Winter wonderland in the Yukon

Adam Hanmer, Travel Trade Manager, Destination Canada, reports on his mid-winter trip to the Yukon, the smallest and westernmost of Canada's three territories, and discovers a destination that is truly larger than life.

Our intrepid FAM group boards a rather cosy light aircraft for our first real adventure in the Yukon: a scenic flight from Whitehorse, the capital, to Southern Lakes Resort.

As we speed down the runway and effortlessly take to the sky there are nervous smiles all round. We take in the stunning scenery as we fly frozen mountains, lakes and rivers on our way south to Tagish Lake. There’s no runway, but no problem as we drop down and land on the frozen lake. We are greeted by our hosts, shown to our snowmobiles and are whisked away to our cabins. 

I am long overdue a visit to the Yukon and whilst my intention has always been to visit in the summer, I was not going to pass up the offer of a winter trip.

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The chance to see the northern lights and experience minus-35C temperatures is something not to be missed.

What do you pack for these sub-zero temperatures? I have done a ski trip or two, but my cold weather gear was not going to cut it. Thankfully, I was able to hire all the gear to keep me snug – Parker coat, trousers, gloves, hat and boots – and this delivered to my hotel. I wore it for the duration of my time in the Yukon and didn’t want to give back at the end!

Our time at Southern Lakes Resort offers the opportunity to try some top winter Canadian pursuits. First up is a snowshoe trip round the lake. But snowmobiling along the many trails they have from the resort, with my FAM pal Rosie sat on the back, was my favourite excursion. On the last stretch we get to really open up the machines.

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Michele Phillips is a veteran of the famous Yukon Quest dog sled race and runs kennels and excursions. We start with a chance to meet the (very) excitable dogs and then head off, either sat in the sled or riding a sled behind, which is quite the thrill.

Seeing the Northern Lights dance across the night sky is a big bucket list item for many and one we are hoping to see.

For the lights to appear you need clear skies and the right sort of solar activity and Yukon in the winter has an impressive record for northern lights watching.

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There is a definite sense of ‘the thrill of the chase’ anticipating their appearance. We stay up three out of four nights in the hope of see these green streaks painting the skies, but alas they did not come out to play. That said the dark skies alone were spectacular.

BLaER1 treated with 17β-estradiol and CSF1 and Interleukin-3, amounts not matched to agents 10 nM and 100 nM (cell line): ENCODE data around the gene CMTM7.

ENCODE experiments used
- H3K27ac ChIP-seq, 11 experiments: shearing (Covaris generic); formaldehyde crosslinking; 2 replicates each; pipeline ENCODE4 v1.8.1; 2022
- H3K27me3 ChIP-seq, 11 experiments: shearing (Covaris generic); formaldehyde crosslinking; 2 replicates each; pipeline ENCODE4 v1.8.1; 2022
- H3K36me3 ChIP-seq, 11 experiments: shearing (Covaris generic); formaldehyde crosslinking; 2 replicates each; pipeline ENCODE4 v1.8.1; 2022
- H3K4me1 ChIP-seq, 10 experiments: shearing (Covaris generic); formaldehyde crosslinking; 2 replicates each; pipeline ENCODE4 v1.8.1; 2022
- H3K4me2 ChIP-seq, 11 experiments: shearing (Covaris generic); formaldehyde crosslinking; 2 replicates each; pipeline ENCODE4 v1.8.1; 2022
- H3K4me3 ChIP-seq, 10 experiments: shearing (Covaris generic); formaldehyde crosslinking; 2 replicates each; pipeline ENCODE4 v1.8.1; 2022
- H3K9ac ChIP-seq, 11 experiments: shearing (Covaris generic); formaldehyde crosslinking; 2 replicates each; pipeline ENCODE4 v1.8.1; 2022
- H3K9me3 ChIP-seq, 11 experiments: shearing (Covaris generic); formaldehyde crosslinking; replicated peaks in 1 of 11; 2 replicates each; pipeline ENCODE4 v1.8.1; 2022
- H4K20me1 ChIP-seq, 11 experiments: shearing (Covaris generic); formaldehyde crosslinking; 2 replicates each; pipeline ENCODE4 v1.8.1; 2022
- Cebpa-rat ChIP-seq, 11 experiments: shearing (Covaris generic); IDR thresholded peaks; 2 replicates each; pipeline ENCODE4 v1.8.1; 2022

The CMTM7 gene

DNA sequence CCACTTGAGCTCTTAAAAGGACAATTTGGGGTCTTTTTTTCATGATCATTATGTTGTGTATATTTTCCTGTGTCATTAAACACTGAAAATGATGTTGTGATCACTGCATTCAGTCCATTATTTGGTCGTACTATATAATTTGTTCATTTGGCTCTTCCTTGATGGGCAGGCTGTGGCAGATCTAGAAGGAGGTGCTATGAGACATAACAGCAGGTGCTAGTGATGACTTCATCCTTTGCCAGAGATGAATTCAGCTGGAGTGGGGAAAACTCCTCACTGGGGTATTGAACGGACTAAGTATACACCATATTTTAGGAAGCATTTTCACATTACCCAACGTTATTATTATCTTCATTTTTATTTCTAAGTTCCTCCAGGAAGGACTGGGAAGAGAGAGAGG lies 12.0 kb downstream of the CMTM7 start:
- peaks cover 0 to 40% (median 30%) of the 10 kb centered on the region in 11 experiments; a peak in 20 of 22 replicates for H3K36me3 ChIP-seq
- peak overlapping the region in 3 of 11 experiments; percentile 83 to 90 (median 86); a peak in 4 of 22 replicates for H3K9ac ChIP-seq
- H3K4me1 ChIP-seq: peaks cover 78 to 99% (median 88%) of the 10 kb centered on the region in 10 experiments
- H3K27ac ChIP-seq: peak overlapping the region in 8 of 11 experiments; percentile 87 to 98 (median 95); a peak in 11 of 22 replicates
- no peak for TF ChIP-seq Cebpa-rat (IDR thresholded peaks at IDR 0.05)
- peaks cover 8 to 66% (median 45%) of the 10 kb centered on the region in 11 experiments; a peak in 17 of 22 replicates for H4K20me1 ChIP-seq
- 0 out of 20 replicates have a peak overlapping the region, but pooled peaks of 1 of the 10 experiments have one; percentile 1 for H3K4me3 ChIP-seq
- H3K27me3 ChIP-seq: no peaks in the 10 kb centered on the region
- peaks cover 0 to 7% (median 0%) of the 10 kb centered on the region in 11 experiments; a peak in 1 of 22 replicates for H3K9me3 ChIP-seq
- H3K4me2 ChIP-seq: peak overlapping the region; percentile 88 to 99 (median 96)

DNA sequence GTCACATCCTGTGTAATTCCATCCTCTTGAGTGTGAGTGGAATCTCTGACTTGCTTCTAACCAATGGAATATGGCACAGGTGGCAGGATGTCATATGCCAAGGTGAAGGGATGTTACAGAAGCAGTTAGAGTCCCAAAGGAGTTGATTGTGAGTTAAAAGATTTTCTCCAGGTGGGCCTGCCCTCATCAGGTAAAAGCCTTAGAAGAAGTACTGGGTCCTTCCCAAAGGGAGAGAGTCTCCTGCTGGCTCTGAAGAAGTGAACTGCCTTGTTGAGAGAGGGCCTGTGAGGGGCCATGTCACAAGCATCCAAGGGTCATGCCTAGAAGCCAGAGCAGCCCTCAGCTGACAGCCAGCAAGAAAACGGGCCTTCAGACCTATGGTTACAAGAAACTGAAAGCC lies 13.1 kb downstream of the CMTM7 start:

Whitehorse is the main base for northern lights viewing and there are various operators who offer cabins, fires with marshmallows to toast to keep warm and story telling whilst you are waiting for the lights to appear.

Our last day in the Yukon allows for a visit to the hot springs and a wildlife park to see some indigenous animals.

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We could have spent the whole day at the hot springs, which have been recently refurbished and offers the chance for a memorable Instagram shot with frozen funky hair.

Yukoners are wonderfully welcoming and any trip has to be combined with the rather fabulous Vancouver.

I left wanting more and with a strong appetite to return in the late summer to try to spot Grizzlies, get up to Dawson City – and maybe next time see Aurora Borealis.

What the agents said…

“My trip to the Yukon was by far one of my favourite trips I’ve ever been lucky enough to go on and still be able to call it ‘work’.

“We had so many magical, mesmerising memories I’ll never forget. The highlights kept on coming, from an unforgettable sightseeing flight landing on a frozen lake to snowmobiling across the white wilderness to indulging in the outdoor hot springs at minus 37 degrees. The Yukon should be added to everyone’s bucket list!” – Jessica Carney, Elegant Resorts/ If Only

“The Yukon has so much to offer: hospitable hosts, a glimpse into the past, breathtaking scenery, outdoor adventures, and more. A seven-night stay paired with time in Vancouver makes for the ideal package.  

“Close to “Whitehorse are some amazing activities: dog sledding, snowmobiling, snow shoeing, wildlife that’s larger than life, bathing in hot springs whilst surrounded by snow.

“The Yukon is my new favourite destination!” –Joanne Moores, Canada/America/Ranch Specialist, Frontier Travel

“A personal highlight was taking a scenic flight over the frosted mountains and icy rivers south of Whitehorse. If the views weren’t enough, the landing was unforgettable – Tagish Lake, frozen solid, transformed into the perfect winter runway.

“The Yukon has so much to offer in terms once-in-a lifetime typically Canadian experiences!” – Rosie Knapp, North America & Australia Travel Specialist, Discover the World